Fastmail send to IMAP folder/label structure

I have been exploring Fastmail because I really appreciate well-designed software. I like the keyboard shortcuts and have always preferred a label system over a folder system as email truly can relate to more than one thing. One feature of which I just became aware is the ability to “automatically” file a message if it is sent to an email address such as this: label(or folder)@username.domain. So if I’m aware of the structure of the IMAP account, I can send an emal to waitingfor@myname.mydomain and it will be labeled waitingfor or filed in the waitingfor folder. Or I can BCC that same address to have the label added to my sent items.

My question is: what other system has this? I used this feature long ago, but I can’t remember what email provider or client provided this feature. Was it Gmail? Thanks for getting this off my mind.

I know Gmail allows “plus addressing” - but I’ve honestly never heard of what you’re talking about before.

But basically it (functionally) requires making Fastmail your DNS host, so if you’ve been using custom domains that may be a clue as to what other provider would have allowed it. It would’ve been one of your DNS providers. :slight_smile:

Go on to Fastmail’s web site for mail and look at what you can do with their server-based rule. More powerful than anything on your local machine…


Are you sure about that?

The label is not part of the domain, so I think DNS is not responsible for this?

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Yes, Gmail uses labels rather than folders. And, as @webwalrus mentioned you can use “plus addressing” ( to identify inbound mail.

I tried this in the past and and eventually gave up on the practice. Today I just use rules to sort inbound mail based on the address and/or domain name. For example I have one rule, that matches more than 25 addresses, (address1 OR address2 OR address3 . . . ) that says: Skip Inbox, Star it, Apply label “Notifications”. Another might say: Star it, Apply label “Broker”, Mark it as important.

When I receive a new message that I want to add to an existing rule I add the address followed by OR to the existing list of addresses.

Currently three rules handle 90% of my messages. The rest I delete, snooze, archive, or assign to a task as they are received. I can add or remove labels to messages whenever I choose.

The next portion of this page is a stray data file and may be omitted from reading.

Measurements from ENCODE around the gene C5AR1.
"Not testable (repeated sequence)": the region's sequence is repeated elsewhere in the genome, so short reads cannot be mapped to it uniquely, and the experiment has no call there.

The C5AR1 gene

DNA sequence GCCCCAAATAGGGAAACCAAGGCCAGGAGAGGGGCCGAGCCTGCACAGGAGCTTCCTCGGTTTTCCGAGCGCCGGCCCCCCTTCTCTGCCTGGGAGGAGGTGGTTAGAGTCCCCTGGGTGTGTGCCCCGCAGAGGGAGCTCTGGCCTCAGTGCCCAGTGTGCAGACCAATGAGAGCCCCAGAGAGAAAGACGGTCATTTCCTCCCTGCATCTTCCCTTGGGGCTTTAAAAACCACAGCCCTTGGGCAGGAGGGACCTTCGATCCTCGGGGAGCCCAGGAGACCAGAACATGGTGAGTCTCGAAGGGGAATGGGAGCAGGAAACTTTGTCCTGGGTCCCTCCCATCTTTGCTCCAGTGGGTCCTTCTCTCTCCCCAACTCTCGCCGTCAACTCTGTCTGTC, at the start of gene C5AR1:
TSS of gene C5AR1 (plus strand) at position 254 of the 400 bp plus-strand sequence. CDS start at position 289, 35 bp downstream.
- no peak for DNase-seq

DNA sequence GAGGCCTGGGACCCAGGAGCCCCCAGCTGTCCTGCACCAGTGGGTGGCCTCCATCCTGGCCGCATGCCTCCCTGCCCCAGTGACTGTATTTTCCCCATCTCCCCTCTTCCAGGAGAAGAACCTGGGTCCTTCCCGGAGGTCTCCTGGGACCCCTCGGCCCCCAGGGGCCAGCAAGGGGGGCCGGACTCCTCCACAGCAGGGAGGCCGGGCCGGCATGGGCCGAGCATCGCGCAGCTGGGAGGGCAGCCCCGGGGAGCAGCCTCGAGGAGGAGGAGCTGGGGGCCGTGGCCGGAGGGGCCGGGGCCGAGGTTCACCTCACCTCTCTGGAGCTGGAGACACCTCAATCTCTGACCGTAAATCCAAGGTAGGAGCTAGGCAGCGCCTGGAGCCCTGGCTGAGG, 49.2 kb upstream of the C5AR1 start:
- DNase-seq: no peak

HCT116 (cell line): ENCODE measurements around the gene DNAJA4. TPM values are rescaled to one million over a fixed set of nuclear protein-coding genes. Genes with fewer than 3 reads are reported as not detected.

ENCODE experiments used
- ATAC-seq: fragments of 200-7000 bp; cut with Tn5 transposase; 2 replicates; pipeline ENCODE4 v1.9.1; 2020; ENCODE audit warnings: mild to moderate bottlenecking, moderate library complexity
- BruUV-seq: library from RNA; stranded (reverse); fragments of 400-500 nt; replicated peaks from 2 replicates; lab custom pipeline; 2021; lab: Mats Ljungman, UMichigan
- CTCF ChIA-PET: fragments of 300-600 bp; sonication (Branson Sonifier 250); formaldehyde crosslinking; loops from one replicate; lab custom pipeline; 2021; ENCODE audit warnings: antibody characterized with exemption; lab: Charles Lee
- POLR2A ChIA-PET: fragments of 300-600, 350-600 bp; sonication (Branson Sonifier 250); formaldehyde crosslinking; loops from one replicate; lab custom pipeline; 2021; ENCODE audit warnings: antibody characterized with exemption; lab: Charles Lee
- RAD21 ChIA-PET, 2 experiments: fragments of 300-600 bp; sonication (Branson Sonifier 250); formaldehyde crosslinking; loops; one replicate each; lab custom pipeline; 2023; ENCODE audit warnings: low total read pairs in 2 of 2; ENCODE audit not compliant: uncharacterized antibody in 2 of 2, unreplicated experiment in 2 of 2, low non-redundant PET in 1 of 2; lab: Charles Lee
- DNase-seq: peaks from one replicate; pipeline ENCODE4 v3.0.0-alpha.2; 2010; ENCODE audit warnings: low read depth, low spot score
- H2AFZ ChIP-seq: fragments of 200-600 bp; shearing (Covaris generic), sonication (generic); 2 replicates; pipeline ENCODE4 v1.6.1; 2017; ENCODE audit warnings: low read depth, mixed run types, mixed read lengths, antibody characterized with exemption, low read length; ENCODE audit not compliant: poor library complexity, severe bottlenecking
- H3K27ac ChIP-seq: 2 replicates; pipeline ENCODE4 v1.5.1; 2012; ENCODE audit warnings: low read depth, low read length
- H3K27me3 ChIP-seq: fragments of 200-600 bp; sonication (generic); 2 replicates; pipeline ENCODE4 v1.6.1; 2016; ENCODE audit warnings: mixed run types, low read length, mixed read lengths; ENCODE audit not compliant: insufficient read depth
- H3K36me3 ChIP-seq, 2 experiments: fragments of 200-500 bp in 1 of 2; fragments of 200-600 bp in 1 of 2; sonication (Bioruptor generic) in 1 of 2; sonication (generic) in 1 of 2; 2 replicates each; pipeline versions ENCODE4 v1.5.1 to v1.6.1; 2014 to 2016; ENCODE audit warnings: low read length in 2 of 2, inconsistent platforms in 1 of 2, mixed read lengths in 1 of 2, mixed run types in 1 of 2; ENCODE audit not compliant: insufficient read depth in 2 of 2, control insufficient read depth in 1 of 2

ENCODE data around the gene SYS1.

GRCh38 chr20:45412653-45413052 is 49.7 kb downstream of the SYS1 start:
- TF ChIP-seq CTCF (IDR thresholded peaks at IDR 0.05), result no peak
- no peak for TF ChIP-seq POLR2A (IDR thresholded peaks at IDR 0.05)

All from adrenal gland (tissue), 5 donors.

Fastmail, Google Workspace, or . . . whichever service you choose I agree with @rms . Use server side rules to handle your inbound mail.

It gets through to Fastmail because I have a catch all address for the custom domain. Once it’s received by Fastmail, they (and not me as the user) apparently already set up a default rule to label a message if the first part of the address matches a label.

Fastmail supports both username+folder@domain and folder@username.domain. Either method will behave similar to Google’s “plus” method.

Yes. For subdomain addressing, DNS is involved - and Fastmail’s solution, from what I’ve read, is to be the DNS host. There’s no way around the DNS requirement.

For example: can be handled without it, because everything relevant is to the left of the @. It resolves the MX record for “”, and Fastmail can take it from there.

But for:

it’s sending email to user “amazon” at the third-level domain “”. For to receive mail it needs its own MX record. Theoretically you could set those up manually, but that’s exactly what you’d have to do - set up manual DNS entries for every subdomain.

Which is why Fastmail’s general solution seems to be to just let them host your DNS.

What are the pros and cons of letting Fastmail host your DNS?

I am not an expert on these issues, but Fastmail does not host my domain’s DNS and yet as a Fastmail customer I can handle the Plus Addressing and subdomain addressing. I just tested both and both works. Maybe a fluke, but I assume you that DNS is hosted elsewhere.

I think you can use wildcards in those MX records:

  • This is the easiest, most commonly used option for domain hosting with Fastmail.
  • Not recommended for users with a website at the domain hosted elsewhere.
  • We’ll automatically set up your domain so you can send and receive mail, sync contacts and calendars, and use the best security practices (DKIM, SPF, and more).
  • You will be able to manage your domain easily through your Fastmail settings. You can change your domain’s DNS records to let you set up a website or use other services hosted elsewhere.
  • We can spot common set up errors and will alert you to any problems.

Interesting. Curious as to what the MX record setup for that domain looks like, as what Rob found could very well be what you have set up.

Wildcard MX records are a weird critter, and probably not the sort of thing the average user would want to goof with. Hence, Fastmail offering to host your DNS.

I can’t think of any meaningful drawbacks whatsoever to doing that, as most drawbacks I can think of have to do with mail. :slight_smile: